1. Although Pilot and Rodin make the interesting suggestion that Doyle may have had in mind the Rio Ricardo Franco area in the western State of Rondonia in Brazil, which presents a somewhat similar geological formation to Roraima, Challenger's statement that "'all tribes agree as to the direction in which Curipuri lives.... Something terrible lay that way. It was my business to find out what it was'" (p. 36) removes doubt.

2. Doyle's avoidance of travel local color can be contrasted with the emphasis on such matters in the generally inferior stories of Alpheus Hyatt Verrill, notably The Golden City (New York: Duffield, 1916), which takes place in the same Guyanan highlands. W. H. Hudson in Green Mansions, which is permeated with the mystique (personalized and abstracted) of Roraima (Riolamo), makes use of imaginary geography like Doyle, but undoubtedly for different reasons, since Hudson knew South America.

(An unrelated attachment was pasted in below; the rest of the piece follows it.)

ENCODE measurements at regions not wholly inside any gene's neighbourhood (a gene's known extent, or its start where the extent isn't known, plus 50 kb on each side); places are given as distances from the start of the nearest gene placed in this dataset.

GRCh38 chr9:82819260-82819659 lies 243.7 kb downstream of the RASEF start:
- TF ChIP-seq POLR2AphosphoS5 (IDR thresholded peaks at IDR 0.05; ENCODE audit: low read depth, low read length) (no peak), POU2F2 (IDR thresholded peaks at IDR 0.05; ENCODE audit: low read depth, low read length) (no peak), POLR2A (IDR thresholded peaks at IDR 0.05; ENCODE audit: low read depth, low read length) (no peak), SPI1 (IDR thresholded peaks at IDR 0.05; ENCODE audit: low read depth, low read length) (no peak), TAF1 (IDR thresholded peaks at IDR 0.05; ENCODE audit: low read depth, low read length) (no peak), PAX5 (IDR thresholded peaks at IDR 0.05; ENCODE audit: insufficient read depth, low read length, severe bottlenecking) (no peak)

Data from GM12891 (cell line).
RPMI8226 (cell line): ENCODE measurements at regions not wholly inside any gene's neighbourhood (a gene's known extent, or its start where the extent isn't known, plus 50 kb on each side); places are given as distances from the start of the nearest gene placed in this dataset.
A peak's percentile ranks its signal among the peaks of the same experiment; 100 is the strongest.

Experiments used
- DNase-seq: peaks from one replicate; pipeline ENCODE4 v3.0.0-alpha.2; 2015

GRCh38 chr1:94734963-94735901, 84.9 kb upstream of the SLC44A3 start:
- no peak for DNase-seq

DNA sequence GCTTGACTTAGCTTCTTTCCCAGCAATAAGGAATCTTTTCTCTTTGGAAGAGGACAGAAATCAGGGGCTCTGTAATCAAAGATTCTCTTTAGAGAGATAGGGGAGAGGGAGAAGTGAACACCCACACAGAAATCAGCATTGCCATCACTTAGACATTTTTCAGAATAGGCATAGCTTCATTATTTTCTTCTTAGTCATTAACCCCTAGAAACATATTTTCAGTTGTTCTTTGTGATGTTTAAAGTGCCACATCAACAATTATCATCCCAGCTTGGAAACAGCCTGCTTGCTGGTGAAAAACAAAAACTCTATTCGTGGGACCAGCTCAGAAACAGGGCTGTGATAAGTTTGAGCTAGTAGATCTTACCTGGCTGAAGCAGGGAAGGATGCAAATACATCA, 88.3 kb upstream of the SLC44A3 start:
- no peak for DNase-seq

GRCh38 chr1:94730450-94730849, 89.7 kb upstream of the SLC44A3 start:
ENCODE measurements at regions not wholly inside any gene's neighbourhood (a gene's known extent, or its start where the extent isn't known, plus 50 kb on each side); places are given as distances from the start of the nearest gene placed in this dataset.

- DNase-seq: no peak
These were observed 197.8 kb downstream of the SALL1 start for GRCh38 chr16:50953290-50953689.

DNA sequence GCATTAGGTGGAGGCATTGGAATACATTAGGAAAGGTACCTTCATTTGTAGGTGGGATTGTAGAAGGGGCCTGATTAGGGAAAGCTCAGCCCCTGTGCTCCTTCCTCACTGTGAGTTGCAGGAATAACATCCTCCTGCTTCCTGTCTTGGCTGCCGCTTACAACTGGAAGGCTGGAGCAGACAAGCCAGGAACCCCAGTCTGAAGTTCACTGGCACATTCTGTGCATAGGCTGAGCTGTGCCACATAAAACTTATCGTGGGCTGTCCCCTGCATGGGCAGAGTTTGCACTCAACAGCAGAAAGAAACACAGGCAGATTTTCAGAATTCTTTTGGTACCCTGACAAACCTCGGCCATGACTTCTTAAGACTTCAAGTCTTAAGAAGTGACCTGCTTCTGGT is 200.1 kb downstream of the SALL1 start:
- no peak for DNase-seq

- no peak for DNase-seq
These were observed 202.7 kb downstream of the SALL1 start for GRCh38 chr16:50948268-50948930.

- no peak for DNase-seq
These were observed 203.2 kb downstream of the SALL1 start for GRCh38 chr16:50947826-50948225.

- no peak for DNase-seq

3. Doyle also followed the pattern established by European colonialism from the time of Magellan on: on arriving in a strange land, establish friendly relations with one people, demonize their neighbors and slaughter them, then take over power.

4. Gaboriau, Emile. Monsieur Lecoq. Introduction by E. F. Bleiler. New York: Dover Publications, 1974. The introduction examines several of these parallels and other evidence of influence.


Aubrey, Frank. The Devil-Tree of El Dorado. NY: New Amsterdam Book Co., 1897. London: Hutchinson, 1897.

Cleveland, Grover. The Venezuela Boundary Commission. Princeton, NJ: Princeton University Press, 1913.

MacInnes, Hamish. Climb to the Lost World. London: Hodder and Stoughton, 1974.

"Noname." Along the Orinoco; or, with Frank Reade, Jr., in Venezuela. Frank Reade Library No. 130, April 3, 1896. .

_____. The Island in the Air; or, Frank Reade, Jr.'s Trip to the Tropics. Frank Reade Library No. 133, May 15, 1896.

Osol, Arthur, George E. Farrar et al. The Dispensatory of the United States of America. 24th edition. Philadelphia: Lippincott, 1947.

Perazzo, Nicolas. Fronteras de Venezuela. Breves referencis historicas. Caracas: Vargas, 1965.

Santamaria, Francisco J. Diccionario general de Americanismos. Three volumes. Mexico City: Editorial Pedro Robredo, 1942.